By Michael Greene, CEO, Enzoic.
With the healthcare sector a top target of hackers, cybersecurity and privacy are of paramount concern—so much so that HIMSS20 has dedicated an entire track to the topic. According to its description, “Every organization must respect and maintain the privacy and security of patient information, no matter how small or large and no matter where they are located.”
While cybersecurity is clearly a primary area of focus, the frequency of attacks on healthcare institutions is on the rise—the HIPAA Journal found that the equivalent of 50% of the U.S. population has been affected by data breaches over the past decade. While there are several reasons healthcare institutions continue to fall prey to attacks, one of the most common ones may surprise you: employee password reuse and password sharing.
Risk Rises with Password Reuse
Most healthcare workers know better than to reuse passwords across multiple sites and applications. Still, this security best practice is often overlooked in the name of convenience and the urgency associated with providing high-quality care. However, password reuse puts the entire organization at risk when an unrelated third party is breached, as cybercriminals can easily obtain breached or leaked credentials via the Dark Web and use them against other online accounts or systems.
With breaches occurring on a daily basis, hackers can select from an unlimited supply of newly compromised passwords. If even just a handful of your employees reuse passwords across applications and accounts, it won’t be long before hackers leverage this password faux-pas for their own advantage. And if your organization is anything like the average company, it’s likely that password reuse is also pervasive. According to Google, at least 65% of people use the same password for multiple, if not all, sites and systems.
Password Sharing Increases Vulnerabilities
When every second counts in administering critical care, the last thing hospital staff have time for is issues with login. For this reason, many healthcare workers will share credentials, with 74% of respondents in one study admitting they had obtained a colleague’s password. The researchers state, “Apart from…large-scale mistakes and malicious acts… one of the most common breaches of PHI is the use of another’s credentials to access patient information, i.e., the use of the EMR password of one medical staff member by another.”
It’s easy to understand why healthcare workers would default to this practice, but it’s equally easy to visualize how password sharing substantially increases security vulnerabilities.
With threats inherent in everything from:
- How the password is initially shared (i.e. is it stored in multiple email accounts?)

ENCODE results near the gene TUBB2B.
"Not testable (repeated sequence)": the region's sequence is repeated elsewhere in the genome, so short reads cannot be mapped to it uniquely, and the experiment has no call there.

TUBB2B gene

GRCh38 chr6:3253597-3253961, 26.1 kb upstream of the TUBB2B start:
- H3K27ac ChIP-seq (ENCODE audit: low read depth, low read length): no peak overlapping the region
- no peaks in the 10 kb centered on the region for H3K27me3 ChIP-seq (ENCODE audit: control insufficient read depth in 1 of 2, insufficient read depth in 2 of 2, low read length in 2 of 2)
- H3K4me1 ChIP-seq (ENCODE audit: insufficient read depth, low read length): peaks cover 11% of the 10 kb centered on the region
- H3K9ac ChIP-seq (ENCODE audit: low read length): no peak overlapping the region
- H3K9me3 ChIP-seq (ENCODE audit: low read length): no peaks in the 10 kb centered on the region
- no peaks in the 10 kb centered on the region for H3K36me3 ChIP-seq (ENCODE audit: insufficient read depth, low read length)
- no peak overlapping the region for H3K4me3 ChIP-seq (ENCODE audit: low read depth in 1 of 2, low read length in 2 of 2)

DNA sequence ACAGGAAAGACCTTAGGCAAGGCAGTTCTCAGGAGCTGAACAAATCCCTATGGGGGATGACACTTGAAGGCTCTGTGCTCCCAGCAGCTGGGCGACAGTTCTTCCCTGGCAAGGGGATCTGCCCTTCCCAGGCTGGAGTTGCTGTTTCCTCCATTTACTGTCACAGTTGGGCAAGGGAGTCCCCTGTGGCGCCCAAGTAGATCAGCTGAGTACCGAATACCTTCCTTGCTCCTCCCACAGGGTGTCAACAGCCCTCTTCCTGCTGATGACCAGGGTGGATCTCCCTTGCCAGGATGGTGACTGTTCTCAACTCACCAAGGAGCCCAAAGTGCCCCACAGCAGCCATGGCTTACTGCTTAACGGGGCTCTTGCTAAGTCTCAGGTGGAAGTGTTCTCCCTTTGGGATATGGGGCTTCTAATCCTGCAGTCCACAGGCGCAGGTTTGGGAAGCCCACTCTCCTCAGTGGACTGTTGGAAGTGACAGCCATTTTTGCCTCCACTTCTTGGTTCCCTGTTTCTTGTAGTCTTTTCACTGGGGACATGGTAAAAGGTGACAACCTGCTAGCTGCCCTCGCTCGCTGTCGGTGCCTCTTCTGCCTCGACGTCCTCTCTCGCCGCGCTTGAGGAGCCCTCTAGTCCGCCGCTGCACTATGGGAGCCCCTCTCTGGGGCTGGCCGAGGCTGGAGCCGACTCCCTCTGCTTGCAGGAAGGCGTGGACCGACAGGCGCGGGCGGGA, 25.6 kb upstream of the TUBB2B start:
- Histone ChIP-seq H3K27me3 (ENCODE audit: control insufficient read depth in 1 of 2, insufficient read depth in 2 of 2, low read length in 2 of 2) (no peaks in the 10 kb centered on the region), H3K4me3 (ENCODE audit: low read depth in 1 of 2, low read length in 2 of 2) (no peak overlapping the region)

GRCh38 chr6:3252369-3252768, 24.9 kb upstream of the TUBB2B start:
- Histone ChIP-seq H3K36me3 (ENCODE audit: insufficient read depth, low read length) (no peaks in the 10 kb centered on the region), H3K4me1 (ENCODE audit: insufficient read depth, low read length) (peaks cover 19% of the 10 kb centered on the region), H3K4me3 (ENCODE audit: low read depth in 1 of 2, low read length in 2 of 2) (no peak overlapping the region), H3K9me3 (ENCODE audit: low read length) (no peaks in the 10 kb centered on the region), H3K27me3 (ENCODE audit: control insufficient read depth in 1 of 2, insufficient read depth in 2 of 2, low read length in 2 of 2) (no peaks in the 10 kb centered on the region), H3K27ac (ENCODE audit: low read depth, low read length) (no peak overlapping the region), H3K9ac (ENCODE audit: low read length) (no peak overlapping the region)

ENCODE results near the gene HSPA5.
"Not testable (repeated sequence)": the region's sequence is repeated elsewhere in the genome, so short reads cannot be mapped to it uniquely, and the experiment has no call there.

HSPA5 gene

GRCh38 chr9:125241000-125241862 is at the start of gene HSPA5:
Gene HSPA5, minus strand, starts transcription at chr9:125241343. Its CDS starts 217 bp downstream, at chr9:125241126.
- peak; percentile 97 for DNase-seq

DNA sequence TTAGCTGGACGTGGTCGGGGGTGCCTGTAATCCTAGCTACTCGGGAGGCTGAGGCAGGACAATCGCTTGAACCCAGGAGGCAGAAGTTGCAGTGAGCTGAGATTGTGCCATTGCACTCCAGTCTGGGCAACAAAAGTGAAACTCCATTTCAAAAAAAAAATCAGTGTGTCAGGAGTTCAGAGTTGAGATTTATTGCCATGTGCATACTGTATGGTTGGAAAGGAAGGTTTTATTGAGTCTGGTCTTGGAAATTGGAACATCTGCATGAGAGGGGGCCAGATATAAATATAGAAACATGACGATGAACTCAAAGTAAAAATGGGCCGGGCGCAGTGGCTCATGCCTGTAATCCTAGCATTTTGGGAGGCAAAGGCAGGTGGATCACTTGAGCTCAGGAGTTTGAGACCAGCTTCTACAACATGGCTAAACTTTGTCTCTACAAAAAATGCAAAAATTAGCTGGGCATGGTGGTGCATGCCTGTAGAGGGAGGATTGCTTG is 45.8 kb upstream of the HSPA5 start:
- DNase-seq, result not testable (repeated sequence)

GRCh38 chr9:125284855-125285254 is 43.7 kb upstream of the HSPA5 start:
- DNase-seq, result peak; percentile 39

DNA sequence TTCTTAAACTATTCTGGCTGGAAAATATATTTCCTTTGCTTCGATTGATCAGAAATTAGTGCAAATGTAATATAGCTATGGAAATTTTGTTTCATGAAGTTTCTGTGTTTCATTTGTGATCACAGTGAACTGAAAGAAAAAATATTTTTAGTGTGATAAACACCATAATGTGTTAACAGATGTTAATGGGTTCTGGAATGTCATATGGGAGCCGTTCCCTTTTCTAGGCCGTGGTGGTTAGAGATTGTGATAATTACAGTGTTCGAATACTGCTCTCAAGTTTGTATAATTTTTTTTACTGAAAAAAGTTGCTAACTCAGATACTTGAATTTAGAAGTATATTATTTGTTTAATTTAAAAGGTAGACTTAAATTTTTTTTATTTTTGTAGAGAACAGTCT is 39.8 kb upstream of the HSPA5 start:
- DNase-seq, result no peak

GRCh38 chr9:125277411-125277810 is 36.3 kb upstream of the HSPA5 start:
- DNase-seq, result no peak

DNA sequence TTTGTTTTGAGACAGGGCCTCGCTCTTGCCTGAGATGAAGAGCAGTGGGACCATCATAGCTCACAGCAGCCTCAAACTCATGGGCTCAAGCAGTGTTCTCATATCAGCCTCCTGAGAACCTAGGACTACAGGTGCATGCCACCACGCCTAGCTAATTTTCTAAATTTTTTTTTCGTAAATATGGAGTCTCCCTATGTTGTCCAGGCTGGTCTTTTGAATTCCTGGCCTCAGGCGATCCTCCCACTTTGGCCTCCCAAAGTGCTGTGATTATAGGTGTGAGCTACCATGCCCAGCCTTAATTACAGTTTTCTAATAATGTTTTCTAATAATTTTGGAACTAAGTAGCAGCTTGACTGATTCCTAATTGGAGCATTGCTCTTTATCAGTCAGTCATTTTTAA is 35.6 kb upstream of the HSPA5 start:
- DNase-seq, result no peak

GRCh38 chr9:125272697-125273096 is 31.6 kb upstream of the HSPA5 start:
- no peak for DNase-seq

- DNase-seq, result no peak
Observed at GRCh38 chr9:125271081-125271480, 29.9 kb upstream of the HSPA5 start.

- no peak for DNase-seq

- What else individual staff members may use it for (e. is it being reused for other work and/or personal accounts?)
- What is the staff turnover (e. what happens if a disgruntled former employee can still access company systems?)
It’s evident that hospitals cannot afford the risks associated with password sharing.
Protecting Passwords without Impeding Efficiency
The good news is that healthcare institutions can combat the above and other key password risks without implementing policies that impede employee efficiency and, most critically, the delivery of care. The first step is recognizing that employee password behavior is unlikely to change on its own. Staff will continue to select relatively weak passwords and maybe even reuse passwords for different accounts; no matter how much time you invest in educating them otherwise.
By screening passwords at their creation against passwords found in data breaches and cracking dictionaries, healthcare organizations can ensure that no previously compromised credentials are in use for corporate accounts. Companies can also customize their credential screening to prevent the use of common passwords like Password1234 or context-specific passwords that include the hospital or account name.
Of course, it’s always possible that a previously safe password could become compromised down the road, so it’s essential that hospitals monitor credentials daily against a real-time database to ensure that sensitive data stays protected.
Unlike multi-factor authentication (MFA), mandatory password resets, or other traditional approaches, password screening can effectively address the issue of password sharing without additional user friction. Because friction is introduced into the experience only if a password is found to be unsafe, login is a much less time-intensive process and employees are less likely to seek a workaround.
With cybersecurity poised to remain a prime area of investment for healthcare organizations, it’s crucial that hospitals not overlook the basics, which includes securing passwords. Adding additional security around passwords that also addresses the need for quick authentication is a critical step in preventing sensitive accounts and data from falling into the wrong hands.
With over 80% of data breaches attributed to compromised passwords, hospitals must recognize the threat inadvertently posed by their employees and implement solutions to minimize this risk. Otherwise, even the largest cybersecurity budget will fall short of expectations, and organizations will continue to be a step behind their attackers.